We camped next to the river that night and spent the next morning swimming and munching away on the dates that peppered the ground.  Eventually, I got around to doing some work on Tony as the last couple of days I’d been having trouble again with spokes going loose on the rear wheel.  That morning I was going true the wheel again but also try and make all the spokes a little bit tighter on the hope that this would make it harder for them to go loose again.  It was this morning that I first saw the cracks.  At four of the nipple placements, small cracks had formed in the rim – evidence that the rim was starting to split at the holes – and at one of the nipple placements much larger cracks had formed, including a one centimeter crack along the rim edge.  ”Mierda”, I thought.   I was going to need a new rim.

Not a good thing

I now understood why all those spokes went loose on me that day before San Felipe.  The rim must have first cracked that day, ever so slightly, but more than enough to make the spokes loose their tension.  When I re-trued the wheel I had to retighten these spokes which once again put stress back onto the compromised nipple placements.  This held up for another 600 km or so until the rim cracked further, causing my spokes to go loose again.  Once again I retightened and re-trued but this time it only lasted 100 km before it cracked further.

I was in an interesting pickle.  In order to ride on, I needed to true my wheel and tighten the spokes back up, but doing so would only cause more damage to the rim.  To replace the rim I would need to make it to Loreto, the nearest town with a skilled bike mechanic, but this was still 210 km down the road.  Would it hold up that long?  Or would a badly placed bump could cause catastrophic failure at an incredibly inopportune moment… like when I am doing 70 kph down a hill?  I’m not trying to be dramatic, this is actually a concern of mine as unlikely as it might seem.  If my rim were to crack enough, a nipple might pull out of the rim, this would cause my wheel to go all wobbly, and it could cause me to loose control.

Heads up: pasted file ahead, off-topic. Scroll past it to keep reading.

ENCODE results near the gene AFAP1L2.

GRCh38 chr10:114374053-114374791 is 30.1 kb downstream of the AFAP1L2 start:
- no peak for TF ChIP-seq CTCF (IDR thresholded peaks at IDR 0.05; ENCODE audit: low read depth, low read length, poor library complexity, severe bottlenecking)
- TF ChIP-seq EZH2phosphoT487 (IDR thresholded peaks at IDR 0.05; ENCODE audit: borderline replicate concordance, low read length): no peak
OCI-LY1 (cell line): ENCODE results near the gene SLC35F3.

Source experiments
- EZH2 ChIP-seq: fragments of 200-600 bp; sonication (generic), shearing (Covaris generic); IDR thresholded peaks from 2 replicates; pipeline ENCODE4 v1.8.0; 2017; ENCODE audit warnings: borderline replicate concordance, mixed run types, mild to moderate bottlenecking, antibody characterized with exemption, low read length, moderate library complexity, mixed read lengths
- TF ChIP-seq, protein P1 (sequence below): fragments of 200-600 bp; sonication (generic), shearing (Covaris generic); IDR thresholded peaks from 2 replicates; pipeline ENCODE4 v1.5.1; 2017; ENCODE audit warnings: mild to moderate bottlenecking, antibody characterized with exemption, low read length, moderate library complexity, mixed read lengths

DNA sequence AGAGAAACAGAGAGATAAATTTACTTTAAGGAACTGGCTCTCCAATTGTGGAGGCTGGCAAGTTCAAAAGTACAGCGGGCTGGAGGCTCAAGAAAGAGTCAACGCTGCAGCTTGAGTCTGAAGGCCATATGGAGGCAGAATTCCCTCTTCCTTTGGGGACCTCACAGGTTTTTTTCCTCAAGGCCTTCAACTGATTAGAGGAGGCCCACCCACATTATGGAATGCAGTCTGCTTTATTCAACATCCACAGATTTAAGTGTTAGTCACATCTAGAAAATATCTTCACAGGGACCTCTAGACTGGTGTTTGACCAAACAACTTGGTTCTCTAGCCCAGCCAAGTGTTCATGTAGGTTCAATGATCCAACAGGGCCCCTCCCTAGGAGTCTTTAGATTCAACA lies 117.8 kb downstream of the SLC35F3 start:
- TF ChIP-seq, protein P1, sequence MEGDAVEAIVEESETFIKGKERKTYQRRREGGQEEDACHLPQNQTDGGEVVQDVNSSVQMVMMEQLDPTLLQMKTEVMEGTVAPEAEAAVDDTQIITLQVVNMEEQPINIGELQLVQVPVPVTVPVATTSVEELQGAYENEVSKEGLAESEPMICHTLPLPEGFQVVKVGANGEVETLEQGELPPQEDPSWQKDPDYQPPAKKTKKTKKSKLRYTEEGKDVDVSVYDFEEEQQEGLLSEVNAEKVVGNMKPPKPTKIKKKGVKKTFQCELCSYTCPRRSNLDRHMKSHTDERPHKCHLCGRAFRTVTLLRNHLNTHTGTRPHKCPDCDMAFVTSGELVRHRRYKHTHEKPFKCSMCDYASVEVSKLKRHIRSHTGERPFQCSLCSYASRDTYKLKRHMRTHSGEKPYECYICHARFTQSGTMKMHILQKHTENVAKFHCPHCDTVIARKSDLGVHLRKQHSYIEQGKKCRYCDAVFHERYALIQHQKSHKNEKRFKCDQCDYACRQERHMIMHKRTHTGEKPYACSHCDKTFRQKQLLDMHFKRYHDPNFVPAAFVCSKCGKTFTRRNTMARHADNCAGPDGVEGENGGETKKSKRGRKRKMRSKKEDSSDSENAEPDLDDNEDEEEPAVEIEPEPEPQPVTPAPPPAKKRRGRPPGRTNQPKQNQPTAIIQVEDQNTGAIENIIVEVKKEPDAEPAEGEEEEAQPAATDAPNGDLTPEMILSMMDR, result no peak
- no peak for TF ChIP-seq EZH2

My options were pretty limited, so I retightened up all spokes (except for the particularly worrying one; I left that one a bit looser), re-trued the wheel, and we got back on the road.  There was nothing to it but to see how far I could make it.

Route from Guerrero Negro to Loreto

210 km to Loreto


  1. Aunt Barb

    Jan 30, 2012
    Hi Zack!
    Firstly, I will be looking forward and eagerly awaiting your next blog, with your little situation. Hopefully, in Santa Rosario? But, I am not too worried, since Serendipity is at your side in forces!